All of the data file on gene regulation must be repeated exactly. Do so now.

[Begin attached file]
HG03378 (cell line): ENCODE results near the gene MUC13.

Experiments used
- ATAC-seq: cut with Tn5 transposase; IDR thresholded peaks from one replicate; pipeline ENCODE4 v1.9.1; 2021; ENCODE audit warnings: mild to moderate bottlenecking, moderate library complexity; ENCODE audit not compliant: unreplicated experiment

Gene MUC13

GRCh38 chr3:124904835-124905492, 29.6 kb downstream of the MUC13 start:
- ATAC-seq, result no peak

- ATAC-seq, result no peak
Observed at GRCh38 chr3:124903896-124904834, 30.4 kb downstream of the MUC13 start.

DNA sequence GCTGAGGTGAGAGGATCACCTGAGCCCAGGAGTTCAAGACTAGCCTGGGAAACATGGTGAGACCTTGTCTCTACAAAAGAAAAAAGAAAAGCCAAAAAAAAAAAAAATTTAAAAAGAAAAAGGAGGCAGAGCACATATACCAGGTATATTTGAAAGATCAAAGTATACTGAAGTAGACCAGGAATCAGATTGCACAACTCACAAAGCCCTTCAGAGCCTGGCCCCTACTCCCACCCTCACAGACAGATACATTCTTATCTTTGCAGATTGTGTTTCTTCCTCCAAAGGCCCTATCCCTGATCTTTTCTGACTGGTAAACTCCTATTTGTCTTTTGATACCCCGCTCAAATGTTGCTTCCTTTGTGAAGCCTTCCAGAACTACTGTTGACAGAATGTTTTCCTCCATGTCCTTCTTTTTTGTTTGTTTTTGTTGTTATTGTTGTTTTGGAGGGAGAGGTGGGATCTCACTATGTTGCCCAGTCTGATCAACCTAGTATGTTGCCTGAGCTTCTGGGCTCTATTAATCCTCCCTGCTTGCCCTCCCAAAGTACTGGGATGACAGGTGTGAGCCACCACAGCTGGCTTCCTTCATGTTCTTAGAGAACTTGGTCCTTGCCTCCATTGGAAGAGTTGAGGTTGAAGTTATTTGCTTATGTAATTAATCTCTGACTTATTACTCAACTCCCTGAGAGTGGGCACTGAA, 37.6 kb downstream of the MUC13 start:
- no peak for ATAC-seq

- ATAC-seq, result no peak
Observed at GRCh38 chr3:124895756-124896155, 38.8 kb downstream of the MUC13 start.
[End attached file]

HG03378 (cell line): ENCODE results near the gene MUC13.

Experiments used
- ATAC-seq: cut with Tn5 transposase; IDR thresholded peaks from one replicate; pipeline ENCODE4 v1.9.1; 2021; ENCODE audit warnings: mild to moderate bottlenecking, moderate library complexity; ENCODE audit not compliant: unreplicated experiment

Gene MUC13

GRCh38 chr3:124904835-124905492, 29.6 kb downstream of the MUC13 start:
- ATAC-seq, result no peak

- ATAC-seq, result no peak
Observed at GRCh38 chr3:124903896-124904834, 30.4 kb downstream of the MUC13 start.

DNA sequence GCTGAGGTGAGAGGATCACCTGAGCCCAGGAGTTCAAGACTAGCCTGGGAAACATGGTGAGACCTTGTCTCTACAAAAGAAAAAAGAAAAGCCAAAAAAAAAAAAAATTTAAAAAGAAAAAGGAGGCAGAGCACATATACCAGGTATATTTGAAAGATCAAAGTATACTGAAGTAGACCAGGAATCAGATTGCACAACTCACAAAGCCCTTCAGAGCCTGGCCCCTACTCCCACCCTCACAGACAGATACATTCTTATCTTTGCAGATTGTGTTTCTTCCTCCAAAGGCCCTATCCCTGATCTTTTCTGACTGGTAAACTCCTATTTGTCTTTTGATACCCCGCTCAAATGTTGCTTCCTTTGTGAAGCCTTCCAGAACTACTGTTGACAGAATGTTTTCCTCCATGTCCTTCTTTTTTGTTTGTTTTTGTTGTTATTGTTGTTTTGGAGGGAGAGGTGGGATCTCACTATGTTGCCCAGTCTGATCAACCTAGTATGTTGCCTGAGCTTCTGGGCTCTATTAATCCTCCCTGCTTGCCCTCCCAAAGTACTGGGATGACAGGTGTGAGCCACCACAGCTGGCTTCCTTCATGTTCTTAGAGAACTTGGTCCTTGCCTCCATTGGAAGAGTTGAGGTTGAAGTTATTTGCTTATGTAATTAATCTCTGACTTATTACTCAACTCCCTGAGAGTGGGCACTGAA, 37.6 kb downstream of the MUC13 start:
- no peak for ATAC-seq

- ATAC-seq, result no peak
Observed at GRCh38 chr3:124895756-124896155, 38.8 kb downstream of the MUC13 start.